R' Zev Farber's articles on thetorah.com sparked considerable hostility at the beginning of this summer, and calls for Orthodox refutation of biblical criticism. At that time I was doing some reading on Enlightenment ideas in ancient Greece and in 18th century Europe, and that research led me to some conclusions I've been reflecting on these past few weeks.
Two of my conclusions are:
1. Disproving biblical criticism is impossible, and
2. Modern Orthodoxy, as opposed to more traditional forms of Orthodoxy, is particularly drawn to biblical criticism.
First: Disproving biblical criticism is impossible
Biblical criticism both ancient and modern, as I understand it – and I've read quite a bit of it – is not about debunking religion. Rather, it's about identifying problems in biblical text and offering reason-rooted explanations. It's based on the assumption that the human mind is powerful enough to be able to solve any problem, an approach which was found in ancient Greek philosophers, in the Karaite-related heresies of the early Middle Ages, and in Enlightenment Europe.
Because biblical criticism is about a search for answers via human reason, it examines and rejects answers which are illogical or which run counter to evidence. The answers which survive that examination are logically convincing.
This is why Orthodox Judaism cannot reasonably disprove biblical criticism: you simply cannot use critical reason to disprove the entire product of critical reason.
This doesn't mean that the school of reason is correct, or consistent with faith and revelation - only that reason won't disprove reason.
We might show particular hearos of the critics to be flawed, but one cannot disprove every finding of logical analysis. It would be like refuting the study of biology – one might debunk a particular scientific finding due to a weakness in its reasoning, but how likely are you to be able to refute the reasoning behind every finding of a field of research?
Our Sages understood this. This is why they banned the study of Greek philosophy [which was founded on the idea that the human mind could comprehend everything on its own] and why they prohibited reading sefarim hachitzonim. Despite the mishnaic imperative, "Know how to reply to an apikoros," the sages did not publish challenges to each of the ideas expressed by the Greek schools (other than a few scattered debates recorded in the Talmud). Rather, they rejected the entire approach, and simply banned it. Ditto, in a more modern age, the opposition to university education.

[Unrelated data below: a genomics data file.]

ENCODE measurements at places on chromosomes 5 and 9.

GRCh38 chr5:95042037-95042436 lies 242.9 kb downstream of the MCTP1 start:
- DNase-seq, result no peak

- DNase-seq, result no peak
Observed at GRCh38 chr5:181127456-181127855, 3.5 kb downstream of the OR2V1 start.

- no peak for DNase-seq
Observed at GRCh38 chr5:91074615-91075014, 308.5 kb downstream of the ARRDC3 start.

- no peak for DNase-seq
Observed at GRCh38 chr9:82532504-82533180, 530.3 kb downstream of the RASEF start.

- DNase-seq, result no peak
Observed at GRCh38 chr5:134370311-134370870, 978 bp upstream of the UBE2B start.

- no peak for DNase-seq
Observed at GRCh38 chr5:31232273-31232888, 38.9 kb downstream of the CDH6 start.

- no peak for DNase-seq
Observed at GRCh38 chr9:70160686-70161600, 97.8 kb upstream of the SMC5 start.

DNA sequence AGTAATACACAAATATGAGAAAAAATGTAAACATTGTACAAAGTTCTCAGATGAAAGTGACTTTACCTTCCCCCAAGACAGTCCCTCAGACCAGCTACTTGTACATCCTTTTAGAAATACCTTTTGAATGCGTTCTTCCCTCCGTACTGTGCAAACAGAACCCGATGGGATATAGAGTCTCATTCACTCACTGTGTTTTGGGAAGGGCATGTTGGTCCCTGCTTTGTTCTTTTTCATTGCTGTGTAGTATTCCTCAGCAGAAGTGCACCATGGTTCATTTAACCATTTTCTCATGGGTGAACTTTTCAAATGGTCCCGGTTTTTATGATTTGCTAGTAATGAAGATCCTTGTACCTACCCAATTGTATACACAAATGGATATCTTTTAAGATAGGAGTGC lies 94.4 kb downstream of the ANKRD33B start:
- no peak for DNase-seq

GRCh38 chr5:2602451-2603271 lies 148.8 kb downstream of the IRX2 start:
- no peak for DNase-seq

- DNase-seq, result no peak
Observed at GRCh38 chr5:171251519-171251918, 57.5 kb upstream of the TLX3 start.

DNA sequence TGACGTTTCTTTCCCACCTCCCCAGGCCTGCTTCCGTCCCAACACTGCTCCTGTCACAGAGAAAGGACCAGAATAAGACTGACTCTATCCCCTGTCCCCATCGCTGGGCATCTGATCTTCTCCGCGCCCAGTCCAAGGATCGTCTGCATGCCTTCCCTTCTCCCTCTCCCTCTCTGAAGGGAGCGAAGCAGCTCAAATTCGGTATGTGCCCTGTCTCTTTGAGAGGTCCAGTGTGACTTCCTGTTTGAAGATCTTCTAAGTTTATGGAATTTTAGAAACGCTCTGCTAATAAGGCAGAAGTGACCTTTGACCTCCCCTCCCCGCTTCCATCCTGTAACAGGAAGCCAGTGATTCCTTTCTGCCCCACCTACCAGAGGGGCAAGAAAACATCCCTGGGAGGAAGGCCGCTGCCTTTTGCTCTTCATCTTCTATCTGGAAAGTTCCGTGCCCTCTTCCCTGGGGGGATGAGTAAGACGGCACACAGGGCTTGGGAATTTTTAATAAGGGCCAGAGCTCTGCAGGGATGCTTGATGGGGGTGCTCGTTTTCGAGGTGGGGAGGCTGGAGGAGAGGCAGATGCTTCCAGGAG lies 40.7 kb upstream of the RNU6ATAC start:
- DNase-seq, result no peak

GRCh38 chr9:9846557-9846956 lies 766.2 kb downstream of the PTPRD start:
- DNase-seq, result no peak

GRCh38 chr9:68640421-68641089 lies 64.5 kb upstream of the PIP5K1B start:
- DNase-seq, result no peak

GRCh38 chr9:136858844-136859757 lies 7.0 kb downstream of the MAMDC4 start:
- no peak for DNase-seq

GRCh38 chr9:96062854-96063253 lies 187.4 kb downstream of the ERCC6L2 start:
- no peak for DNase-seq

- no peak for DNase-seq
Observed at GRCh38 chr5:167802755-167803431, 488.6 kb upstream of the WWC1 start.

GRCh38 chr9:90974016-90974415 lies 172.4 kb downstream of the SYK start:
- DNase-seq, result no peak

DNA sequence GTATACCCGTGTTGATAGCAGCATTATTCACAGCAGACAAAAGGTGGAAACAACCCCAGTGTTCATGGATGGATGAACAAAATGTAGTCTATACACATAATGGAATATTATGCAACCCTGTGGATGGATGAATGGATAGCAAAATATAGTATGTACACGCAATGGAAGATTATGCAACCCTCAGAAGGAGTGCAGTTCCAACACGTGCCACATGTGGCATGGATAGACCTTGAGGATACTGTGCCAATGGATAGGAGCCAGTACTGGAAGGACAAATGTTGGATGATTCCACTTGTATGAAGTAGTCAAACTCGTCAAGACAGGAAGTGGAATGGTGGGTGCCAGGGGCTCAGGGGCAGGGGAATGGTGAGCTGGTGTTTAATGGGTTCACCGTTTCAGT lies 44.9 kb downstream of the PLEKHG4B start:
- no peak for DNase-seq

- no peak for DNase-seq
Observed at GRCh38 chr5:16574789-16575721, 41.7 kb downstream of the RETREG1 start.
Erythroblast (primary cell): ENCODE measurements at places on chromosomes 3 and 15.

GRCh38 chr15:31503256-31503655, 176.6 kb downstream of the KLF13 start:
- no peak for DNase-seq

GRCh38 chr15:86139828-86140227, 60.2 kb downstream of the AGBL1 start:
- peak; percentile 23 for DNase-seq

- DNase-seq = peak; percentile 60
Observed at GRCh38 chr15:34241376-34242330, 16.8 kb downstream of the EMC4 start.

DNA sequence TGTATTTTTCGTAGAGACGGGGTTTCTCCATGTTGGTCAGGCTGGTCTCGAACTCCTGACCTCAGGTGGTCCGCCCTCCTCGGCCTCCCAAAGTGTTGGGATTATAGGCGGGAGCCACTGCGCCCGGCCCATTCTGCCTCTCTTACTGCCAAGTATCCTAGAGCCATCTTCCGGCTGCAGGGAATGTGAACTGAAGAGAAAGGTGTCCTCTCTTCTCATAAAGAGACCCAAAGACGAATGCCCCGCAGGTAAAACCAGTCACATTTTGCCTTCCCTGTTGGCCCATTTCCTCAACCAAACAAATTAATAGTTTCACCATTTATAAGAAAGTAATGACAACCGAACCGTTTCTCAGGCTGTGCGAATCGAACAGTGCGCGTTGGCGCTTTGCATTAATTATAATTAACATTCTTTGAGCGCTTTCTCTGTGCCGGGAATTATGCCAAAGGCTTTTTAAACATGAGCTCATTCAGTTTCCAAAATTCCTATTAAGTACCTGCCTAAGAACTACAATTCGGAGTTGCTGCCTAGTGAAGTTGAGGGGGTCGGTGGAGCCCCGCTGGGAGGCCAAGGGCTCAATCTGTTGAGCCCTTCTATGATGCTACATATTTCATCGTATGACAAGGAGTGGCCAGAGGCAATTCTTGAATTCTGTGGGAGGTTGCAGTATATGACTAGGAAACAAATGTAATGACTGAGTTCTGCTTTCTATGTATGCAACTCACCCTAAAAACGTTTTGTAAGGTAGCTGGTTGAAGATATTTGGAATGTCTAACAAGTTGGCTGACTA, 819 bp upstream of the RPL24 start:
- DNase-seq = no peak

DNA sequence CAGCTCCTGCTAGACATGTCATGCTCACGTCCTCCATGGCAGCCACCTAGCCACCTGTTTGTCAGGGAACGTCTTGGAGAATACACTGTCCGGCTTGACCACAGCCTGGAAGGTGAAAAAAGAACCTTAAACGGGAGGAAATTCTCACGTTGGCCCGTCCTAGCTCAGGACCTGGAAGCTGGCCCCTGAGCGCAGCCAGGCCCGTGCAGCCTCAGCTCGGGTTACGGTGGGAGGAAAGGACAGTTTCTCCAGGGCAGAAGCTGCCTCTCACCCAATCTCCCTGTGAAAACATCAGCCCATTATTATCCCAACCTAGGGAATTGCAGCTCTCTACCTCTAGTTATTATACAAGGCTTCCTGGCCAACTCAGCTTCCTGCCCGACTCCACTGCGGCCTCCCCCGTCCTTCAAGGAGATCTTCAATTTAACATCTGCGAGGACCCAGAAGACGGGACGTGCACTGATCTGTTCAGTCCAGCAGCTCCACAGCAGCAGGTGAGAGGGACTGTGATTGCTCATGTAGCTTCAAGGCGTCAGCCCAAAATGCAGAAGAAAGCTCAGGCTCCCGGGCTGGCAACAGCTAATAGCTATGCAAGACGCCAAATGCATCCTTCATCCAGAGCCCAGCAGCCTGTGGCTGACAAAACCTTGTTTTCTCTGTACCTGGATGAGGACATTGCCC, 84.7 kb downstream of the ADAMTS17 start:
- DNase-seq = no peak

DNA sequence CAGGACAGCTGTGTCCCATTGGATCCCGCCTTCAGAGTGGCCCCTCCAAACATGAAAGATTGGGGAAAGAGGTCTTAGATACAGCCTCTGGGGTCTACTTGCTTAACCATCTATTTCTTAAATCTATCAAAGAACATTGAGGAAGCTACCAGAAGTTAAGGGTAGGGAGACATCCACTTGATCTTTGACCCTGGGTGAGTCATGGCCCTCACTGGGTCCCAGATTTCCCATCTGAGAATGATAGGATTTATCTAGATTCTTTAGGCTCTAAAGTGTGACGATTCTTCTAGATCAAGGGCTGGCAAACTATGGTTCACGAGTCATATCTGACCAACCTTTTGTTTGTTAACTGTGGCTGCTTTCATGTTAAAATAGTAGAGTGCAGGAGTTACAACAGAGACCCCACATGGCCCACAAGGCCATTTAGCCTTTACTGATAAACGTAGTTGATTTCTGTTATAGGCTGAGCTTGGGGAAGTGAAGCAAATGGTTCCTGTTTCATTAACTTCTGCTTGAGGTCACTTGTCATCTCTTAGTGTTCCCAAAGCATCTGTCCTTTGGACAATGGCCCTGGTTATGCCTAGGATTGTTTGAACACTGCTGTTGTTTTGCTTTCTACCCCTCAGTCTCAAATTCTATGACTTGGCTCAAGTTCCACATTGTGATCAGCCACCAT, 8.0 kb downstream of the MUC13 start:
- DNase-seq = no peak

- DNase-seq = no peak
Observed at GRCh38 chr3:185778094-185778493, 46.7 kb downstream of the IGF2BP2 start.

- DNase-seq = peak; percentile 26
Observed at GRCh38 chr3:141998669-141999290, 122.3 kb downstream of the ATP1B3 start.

So there can be no disproof of the set of findings of biblical criticism, only a faith-based rejection of its method.
Second: Modern Orthodoxy is particularly drawn to biblical criticism
Judaism is bound to revelatory tradition, but it also endorses the use of human reason, even within the development of Jewish law. We have hermeneutical methods which operate only based on received tradition, but we also have the kal vachomer which is applied by human reason, within certain limits (אין עונשין מן הדין). There is a balanced relationship, in which Revelation is primary and Reason is secondary.
Classically, Orthodoxy honored the primacy of revelatory tradition, and opposed empowering the investigations of human reason. Hence the aforementioned bans on Greek philosophy and university attendance, and hence the fervent opposition to Rambam's publication of Greek philosophical ideas as part of Judaism.
Modern Orthodoxy, to my mind, is an embrace of the Enlightenment ideology that touts the power of the human mind to comprehend and assess all phenomena. The various isms of Modern Orthodoxy – women's education, Zionism, universalism, personal autonomy – are only applications of the fundamental idea that I, with the cells inside my cranium, am able to draw my own conclusions about the world.
To that point of view, biblical criticism, rooted in personal critical thinking, is very appealing. How can we send our children to university and train them in critical thought and the idea that the mind can comprehend the universe, and then expect that the application of critical thinking to Torah will not draw them?
My question, then, is this: If our Modern Orthodox community is being drawn to this approach, which opts for logical evisceration of the meaning of "Torah miSinai", and if we cannot disprove that which people are embracing, then what do we do? Is it a matter of reinforcing the primacy of faith? Or re-examining our approach to university education? Or simply accepting the problem?